Friday Squid Blogging: Squid Typo
From The Times.
From The Times.
James • March 16, 2007 4:33 PM
Very nice: cheered up my Friday afternoon.
Pete • March 16, 2007 4:38 PM
What’s it supposed to say?
Pete • March 16, 2007 4:39 PM
Somebody • March 16, 2007 4:49 PM
Yes, the correct phrase is “damp squib”. From http://wsu.edu/~brians/errors/squid.html: “Squid are indeed usually damp in their natural environment; but the popular British expression describing a less than spectacular explosion is a “damp squib??? (soggy firecracker).”
Charles Aton • March 16, 2007 5:42 PM
What I like most about US politicians: they’re not afraid to take a stand.
Oops, that’s a typo. I meant “fake”, not “take”.
hawkins • March 16, 2007 8:30 PM
I thought “damp squid” was something like “wet noodle.” Or “limp biscuit.”
Really, it is kind of expressive.
Lisa Y • March 18, 2007 9:40 AM
Science News Online
Week of March 17, 2007; Vol. 171, No. 11
It’s a Girl: Atlantic mystery squid undergoes scrutiny
Three weeks ago, while working the waters south of Key West, Fla., a chartered fishing boat hauled in a surprise: the fresh carcass of a huge squid unlike anything that the people on the boat had ever seen. In fact, according to marine biologists, the gelatinous creature is unlike any known in the Atlantic Ocean.
The fishing boat’s captain sent the squid’s decomposing body to the Mote Marine Laboratory, headquartered in Sarasota, Fla., where cephalopod specialist Debra A. Ingrao has been studying it. When the specimen arrived on Feb. 22, Ingrao promptly sampled its DNA, fixed the carcass with preservatives, and then began a preliminary dissection. She’s sent photographs taken at every step to large-squid experts around the world.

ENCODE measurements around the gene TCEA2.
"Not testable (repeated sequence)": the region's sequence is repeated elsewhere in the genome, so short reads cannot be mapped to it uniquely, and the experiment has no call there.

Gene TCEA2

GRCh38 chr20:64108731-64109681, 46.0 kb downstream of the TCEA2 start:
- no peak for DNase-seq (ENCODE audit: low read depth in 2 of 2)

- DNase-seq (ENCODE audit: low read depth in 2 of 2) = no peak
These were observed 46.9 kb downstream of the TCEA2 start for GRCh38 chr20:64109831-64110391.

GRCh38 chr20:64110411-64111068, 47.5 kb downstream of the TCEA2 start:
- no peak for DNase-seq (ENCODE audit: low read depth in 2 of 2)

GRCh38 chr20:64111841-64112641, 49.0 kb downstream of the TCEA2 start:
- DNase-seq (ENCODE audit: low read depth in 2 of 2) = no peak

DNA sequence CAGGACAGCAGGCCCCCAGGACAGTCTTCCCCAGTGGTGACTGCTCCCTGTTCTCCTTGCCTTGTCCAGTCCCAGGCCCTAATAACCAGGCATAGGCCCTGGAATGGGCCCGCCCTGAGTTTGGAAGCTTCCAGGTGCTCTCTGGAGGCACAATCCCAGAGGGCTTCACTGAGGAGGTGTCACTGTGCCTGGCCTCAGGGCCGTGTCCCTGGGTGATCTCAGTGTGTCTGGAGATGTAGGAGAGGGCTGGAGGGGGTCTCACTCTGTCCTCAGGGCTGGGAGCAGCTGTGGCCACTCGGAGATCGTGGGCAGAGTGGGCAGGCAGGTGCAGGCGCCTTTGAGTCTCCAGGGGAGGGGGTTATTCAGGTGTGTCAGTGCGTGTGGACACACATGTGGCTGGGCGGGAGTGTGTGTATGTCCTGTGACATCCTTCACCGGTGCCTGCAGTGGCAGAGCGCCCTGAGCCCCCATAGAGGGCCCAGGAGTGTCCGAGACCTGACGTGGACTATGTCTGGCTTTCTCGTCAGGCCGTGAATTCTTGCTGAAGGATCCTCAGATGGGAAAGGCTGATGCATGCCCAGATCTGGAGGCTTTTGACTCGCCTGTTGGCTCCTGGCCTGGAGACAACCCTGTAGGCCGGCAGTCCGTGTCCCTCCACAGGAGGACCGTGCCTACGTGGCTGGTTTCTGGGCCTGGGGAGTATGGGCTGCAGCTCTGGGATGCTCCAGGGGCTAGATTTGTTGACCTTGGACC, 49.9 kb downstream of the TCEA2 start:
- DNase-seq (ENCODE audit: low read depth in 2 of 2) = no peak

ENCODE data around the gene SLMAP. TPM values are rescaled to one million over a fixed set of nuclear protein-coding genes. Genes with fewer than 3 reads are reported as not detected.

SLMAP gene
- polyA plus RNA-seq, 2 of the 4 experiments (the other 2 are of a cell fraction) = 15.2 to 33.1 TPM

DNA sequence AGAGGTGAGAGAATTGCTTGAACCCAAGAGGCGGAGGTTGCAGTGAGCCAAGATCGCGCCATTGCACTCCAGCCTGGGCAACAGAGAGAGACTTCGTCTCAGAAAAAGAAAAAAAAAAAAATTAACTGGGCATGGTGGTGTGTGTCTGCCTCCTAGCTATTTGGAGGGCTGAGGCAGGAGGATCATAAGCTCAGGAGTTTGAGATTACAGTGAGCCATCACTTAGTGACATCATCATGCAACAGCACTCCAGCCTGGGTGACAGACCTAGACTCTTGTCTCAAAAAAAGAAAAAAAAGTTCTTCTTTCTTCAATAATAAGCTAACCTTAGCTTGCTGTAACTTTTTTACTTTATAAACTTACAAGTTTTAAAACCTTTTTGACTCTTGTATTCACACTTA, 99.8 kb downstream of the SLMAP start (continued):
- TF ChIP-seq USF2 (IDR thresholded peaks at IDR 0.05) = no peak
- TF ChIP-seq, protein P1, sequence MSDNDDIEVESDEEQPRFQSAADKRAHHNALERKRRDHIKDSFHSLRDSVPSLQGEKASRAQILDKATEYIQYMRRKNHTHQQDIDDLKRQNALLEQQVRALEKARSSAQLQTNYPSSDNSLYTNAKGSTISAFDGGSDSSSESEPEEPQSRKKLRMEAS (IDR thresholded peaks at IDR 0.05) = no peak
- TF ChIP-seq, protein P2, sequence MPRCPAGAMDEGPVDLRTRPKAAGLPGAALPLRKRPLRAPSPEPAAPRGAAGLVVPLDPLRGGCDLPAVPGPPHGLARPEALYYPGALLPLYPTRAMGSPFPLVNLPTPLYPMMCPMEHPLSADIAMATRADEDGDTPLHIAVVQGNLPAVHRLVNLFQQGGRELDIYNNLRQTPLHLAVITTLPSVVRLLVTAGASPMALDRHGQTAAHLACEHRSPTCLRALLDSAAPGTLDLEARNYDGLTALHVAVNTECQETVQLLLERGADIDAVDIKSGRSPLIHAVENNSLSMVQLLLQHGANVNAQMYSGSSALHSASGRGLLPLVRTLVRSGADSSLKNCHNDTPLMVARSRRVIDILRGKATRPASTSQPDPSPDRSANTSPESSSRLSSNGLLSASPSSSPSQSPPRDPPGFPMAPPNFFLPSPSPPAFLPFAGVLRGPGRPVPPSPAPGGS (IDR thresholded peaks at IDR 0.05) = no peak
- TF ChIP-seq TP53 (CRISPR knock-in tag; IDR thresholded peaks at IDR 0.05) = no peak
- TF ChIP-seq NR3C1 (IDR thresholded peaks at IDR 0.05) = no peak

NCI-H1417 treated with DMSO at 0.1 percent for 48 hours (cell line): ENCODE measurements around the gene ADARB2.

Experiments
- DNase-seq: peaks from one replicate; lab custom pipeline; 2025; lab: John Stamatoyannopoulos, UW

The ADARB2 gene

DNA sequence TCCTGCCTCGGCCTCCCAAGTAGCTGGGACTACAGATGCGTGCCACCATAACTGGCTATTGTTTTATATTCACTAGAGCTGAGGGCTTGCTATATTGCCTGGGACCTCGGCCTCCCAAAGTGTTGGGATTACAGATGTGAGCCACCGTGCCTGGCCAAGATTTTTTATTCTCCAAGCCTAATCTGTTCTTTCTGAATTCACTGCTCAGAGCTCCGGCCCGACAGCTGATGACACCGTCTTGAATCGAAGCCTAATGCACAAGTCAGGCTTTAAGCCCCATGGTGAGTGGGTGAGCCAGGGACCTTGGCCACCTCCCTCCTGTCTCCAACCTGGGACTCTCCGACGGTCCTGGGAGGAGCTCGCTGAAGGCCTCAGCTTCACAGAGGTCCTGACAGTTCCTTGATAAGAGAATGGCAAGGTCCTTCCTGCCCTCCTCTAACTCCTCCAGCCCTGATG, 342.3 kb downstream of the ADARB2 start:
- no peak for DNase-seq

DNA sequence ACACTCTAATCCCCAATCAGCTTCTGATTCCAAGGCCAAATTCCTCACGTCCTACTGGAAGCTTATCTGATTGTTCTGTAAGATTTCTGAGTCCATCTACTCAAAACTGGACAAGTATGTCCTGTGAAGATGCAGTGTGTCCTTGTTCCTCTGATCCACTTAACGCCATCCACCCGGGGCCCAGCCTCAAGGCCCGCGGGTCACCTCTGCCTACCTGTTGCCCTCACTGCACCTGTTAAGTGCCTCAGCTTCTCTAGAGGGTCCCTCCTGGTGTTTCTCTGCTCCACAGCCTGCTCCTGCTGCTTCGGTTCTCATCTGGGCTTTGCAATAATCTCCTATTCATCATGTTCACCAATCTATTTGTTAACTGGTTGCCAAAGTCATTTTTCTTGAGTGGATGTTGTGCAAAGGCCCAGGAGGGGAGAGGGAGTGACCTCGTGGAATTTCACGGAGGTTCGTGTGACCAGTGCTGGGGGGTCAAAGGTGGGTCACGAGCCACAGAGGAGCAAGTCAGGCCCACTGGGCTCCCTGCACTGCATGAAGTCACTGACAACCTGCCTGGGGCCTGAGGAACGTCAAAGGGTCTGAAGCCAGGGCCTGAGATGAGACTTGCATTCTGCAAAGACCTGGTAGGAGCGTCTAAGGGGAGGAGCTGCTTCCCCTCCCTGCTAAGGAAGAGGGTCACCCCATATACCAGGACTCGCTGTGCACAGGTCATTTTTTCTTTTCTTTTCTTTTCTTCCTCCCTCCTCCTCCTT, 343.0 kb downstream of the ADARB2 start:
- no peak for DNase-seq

…continued at http://www.sciencenews.org/articles/20070317/fob5.asp
Dave • March 18, 2007 5:52 PM
Interestingly, my copy of Thunderbird thinks the latest issue of Crypto-Gram is a phishing scam.
Filias Cupio • March 18, 2007 6:36 PM
This is utterly unrelated to security, but related to the linked squid story. Has there ever been a case where two presidential primary candidates have joined tickets, so that one gives up on the presidential candidacy to become vice president candidate instead? If so, has the VP wannabe ever been someone still in contention in the primaries, or only those who had already dropped out?
As long as they haven’t generated too much bad blood between them during the primaries, it seems that combining a party’s two front-runners into one ticket would produce a strong team for the real election, and unite the party behind them.
Spider • March 19, 2007 9:00 AM
Yes, its actually happened many times 2004 (Kerry & Edwards), 1980 ( Regan & Bush). The nominee is known long before the actual nominating conference. Kerry chose Edwards after he had the nomination firmly in hand. It apparently wasn’t strong enough of a team as they lost
Pom • March 20, 2007 6:53 AM
Well, I thought the ‘sick squid’ / £6 joke was funny- very dry English humour, suitable for a Friday gag at the expense of a damp London Times typo. Shame to erase it…
Carol • March 21, 2007 9:38 PM
I’m sure you must have seen this. But just in case you haven’t, I’m sure you’ll enjoy it. I had a major attack of sticker-shock, so be warned:
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